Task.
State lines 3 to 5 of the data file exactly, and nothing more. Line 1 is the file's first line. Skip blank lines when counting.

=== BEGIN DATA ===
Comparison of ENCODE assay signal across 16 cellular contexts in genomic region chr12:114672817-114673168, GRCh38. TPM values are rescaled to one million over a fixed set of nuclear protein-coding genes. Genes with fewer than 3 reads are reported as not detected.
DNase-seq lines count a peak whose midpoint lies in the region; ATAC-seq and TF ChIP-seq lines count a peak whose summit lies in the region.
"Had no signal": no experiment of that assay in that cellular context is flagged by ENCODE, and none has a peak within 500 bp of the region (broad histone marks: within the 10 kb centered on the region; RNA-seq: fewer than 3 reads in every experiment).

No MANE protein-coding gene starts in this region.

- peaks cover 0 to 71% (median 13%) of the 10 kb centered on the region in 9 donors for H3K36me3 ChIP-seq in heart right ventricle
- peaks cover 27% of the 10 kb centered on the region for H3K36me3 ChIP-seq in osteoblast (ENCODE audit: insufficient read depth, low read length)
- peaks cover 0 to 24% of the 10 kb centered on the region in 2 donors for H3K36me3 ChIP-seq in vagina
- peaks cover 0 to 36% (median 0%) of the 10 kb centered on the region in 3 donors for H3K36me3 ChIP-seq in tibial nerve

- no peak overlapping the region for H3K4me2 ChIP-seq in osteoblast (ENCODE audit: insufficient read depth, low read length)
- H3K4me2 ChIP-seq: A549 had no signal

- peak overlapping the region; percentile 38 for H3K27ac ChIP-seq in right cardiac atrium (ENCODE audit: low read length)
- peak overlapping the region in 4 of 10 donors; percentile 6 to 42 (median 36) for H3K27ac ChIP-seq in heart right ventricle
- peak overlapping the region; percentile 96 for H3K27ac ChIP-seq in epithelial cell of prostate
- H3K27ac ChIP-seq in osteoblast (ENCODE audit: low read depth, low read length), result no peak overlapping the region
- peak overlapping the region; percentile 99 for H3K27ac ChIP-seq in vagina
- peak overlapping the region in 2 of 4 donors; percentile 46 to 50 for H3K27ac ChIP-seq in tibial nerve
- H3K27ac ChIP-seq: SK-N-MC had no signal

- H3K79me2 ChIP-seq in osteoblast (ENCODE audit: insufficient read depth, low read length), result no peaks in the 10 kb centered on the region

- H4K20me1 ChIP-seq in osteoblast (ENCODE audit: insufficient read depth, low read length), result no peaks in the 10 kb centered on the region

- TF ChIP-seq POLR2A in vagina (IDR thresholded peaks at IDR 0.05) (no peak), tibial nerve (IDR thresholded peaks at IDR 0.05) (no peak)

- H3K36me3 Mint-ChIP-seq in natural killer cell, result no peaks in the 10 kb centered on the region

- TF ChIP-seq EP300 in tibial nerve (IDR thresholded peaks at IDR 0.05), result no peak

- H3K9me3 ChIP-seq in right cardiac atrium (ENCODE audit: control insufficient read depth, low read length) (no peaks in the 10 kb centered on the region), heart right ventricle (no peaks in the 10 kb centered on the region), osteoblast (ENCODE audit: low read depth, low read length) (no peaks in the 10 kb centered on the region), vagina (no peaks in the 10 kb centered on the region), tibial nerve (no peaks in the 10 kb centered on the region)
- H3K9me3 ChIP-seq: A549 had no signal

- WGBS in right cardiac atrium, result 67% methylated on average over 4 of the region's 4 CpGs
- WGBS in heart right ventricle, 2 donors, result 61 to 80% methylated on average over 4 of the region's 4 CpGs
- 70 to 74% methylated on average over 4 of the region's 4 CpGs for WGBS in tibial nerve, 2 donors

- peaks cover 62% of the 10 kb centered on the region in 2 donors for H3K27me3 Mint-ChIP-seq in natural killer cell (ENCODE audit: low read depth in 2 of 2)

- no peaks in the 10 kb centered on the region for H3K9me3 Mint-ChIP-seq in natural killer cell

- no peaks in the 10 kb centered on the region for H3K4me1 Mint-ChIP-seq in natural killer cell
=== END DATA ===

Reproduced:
"Had no signal": no experiment of that assay in that cellular context is flagged by ENCODE, and none has a peak within 500 bp of the region (broad histone marks: within the 10 kb centered on the region; RNA-seq: fewer than 3 reads in every experiment).

No MANE protein-coding gene starts in this region.

- peaks cover 0 to 71% (median 13%) of the 10 kb centered on the region in 9 donors for H3K36me3 ChIP-seq in heart right ventricle